There’s been disquiet in the Pokémon fandom for a long time, now.
A decade ago, in 2013, Pokémon X and Y released in what certainly looked like an unfinished state, with an unresolved plot and seemingly “dummied out” map areas. In 2019, Pokémon Sword and Shield were criticized for their dated-looking animations, as well as “Dexit” – developer Game Freak’s decision not to include every single Pokémon species in the game.
Last year’s Pokémon Legends: Arceus was well received, but still looked primitive next to other, older Switch games like Breath of the Wild. And then — also last year, which is sort of the problem — Pokémon Scarlet and Violet were derided for their poor performance, poor visual quality, and copious bugs.
I defended the games at the time — partly due to Nintendo’s insistence that performance improvements were coming. Now, eight months later, nothing’s really changed — and with two DLC packs on the horizon, fans are once again making their distaste known.
But with Pokémon’s more-or-less yearly release schedule, can we really expect it to match up to other games with two-to-five-year development cycles?
Luckily, it seems The Pokémon Company is, at the very least, not completely oblivious. Which is a start.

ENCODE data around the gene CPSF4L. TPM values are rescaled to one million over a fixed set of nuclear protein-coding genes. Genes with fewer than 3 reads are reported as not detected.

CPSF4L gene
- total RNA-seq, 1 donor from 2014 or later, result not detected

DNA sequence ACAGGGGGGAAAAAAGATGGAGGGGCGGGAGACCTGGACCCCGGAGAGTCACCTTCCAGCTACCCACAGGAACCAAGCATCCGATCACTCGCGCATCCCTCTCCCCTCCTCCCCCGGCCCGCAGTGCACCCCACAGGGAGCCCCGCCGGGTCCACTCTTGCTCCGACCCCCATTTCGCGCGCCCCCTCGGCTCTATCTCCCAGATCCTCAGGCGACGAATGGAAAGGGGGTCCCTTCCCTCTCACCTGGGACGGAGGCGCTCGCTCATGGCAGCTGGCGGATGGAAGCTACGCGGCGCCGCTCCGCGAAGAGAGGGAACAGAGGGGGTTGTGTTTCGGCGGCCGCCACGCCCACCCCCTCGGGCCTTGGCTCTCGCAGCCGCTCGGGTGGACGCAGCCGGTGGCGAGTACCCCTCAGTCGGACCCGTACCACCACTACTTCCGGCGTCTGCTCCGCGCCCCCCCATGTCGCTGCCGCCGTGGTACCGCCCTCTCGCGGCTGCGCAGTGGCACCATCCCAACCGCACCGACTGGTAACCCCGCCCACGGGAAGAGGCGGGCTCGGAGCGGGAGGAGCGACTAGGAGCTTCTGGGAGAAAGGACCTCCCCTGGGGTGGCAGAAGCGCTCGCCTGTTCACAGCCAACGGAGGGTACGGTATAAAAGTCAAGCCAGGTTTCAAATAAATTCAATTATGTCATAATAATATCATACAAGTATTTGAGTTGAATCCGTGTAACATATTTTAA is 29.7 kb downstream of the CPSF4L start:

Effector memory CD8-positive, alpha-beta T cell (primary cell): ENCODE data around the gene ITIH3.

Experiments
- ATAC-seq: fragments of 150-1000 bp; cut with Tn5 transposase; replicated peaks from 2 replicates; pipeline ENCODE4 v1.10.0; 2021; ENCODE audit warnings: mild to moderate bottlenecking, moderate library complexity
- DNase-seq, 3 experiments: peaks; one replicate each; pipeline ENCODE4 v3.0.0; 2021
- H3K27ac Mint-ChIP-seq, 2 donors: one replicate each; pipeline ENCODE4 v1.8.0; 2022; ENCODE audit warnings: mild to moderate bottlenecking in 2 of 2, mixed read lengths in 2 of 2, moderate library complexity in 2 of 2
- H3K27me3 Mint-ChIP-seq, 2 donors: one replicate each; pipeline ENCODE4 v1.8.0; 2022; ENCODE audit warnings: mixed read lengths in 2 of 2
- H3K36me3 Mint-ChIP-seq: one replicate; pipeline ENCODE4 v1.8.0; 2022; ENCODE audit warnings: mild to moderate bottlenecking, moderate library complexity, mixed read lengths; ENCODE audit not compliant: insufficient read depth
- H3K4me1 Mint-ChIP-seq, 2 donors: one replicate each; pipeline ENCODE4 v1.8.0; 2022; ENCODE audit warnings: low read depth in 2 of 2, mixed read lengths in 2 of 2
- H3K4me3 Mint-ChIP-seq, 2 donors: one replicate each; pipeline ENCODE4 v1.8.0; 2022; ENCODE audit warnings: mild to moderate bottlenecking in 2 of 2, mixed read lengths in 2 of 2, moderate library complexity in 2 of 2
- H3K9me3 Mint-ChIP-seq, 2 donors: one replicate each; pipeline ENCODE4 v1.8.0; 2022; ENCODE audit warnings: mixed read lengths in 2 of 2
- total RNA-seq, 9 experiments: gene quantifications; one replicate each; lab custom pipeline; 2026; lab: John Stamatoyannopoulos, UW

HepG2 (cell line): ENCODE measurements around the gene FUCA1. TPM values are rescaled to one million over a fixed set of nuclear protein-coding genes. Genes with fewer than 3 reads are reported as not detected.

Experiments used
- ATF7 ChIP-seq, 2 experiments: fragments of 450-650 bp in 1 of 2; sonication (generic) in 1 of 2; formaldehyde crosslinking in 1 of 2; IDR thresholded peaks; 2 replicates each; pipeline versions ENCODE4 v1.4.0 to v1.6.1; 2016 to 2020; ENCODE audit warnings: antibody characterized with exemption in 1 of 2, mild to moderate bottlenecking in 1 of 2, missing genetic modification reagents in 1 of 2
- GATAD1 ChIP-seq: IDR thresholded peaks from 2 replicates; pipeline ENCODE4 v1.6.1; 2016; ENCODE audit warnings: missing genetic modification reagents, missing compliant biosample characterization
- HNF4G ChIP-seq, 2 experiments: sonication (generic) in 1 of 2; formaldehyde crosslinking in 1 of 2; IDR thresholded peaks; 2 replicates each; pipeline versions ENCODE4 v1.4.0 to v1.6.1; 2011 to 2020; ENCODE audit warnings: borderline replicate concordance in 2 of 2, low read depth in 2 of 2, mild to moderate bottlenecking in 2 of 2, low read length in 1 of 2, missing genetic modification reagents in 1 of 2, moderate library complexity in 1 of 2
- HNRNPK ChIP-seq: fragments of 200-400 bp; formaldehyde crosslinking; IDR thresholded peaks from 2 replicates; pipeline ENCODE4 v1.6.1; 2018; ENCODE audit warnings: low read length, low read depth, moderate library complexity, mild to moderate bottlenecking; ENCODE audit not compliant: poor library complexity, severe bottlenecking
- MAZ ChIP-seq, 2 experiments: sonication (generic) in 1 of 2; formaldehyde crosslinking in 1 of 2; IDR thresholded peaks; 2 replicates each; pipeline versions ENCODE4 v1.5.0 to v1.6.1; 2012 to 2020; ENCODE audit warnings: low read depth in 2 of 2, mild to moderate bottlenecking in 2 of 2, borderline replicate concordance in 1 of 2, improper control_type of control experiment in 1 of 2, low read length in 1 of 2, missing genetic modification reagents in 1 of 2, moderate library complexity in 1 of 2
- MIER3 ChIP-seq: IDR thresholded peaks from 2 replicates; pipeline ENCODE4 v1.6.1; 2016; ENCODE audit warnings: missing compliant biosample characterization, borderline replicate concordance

Speaking to ComicBook.com at the Pokémon World Championships, The Pokémon Company’s chief operating officer revealed there are ongoing discussions about how to balance the series’ relentless release schedule whilst maintaining quality.
I think in general, if you look at the past, the path we’ve taken up until now has been this constant release, always regularly releasing products on a fairly fixed kind of a cadence, you might say. Always having these products able to be introduced and new experiences for our customers, and that’s how we’ve operated up until now.
I think we’re still operating in that way, but there’s more and more conversations, as the development environments change, about how we can continue to do this, while making sure that we’re ensuring really quality products are also being introduced.Takato Utsunomiya, The Pokémon Company
Traditionally, The Pokémon Company doesn’t so much as acknowledge its many and varied controversies, so it’s not totally clear whether that’s what’s happening in this case — but it certainly feels like a nod to the growing feeling of dissatisfaction. And that’s something.
Now to wait and see if anything comes of it.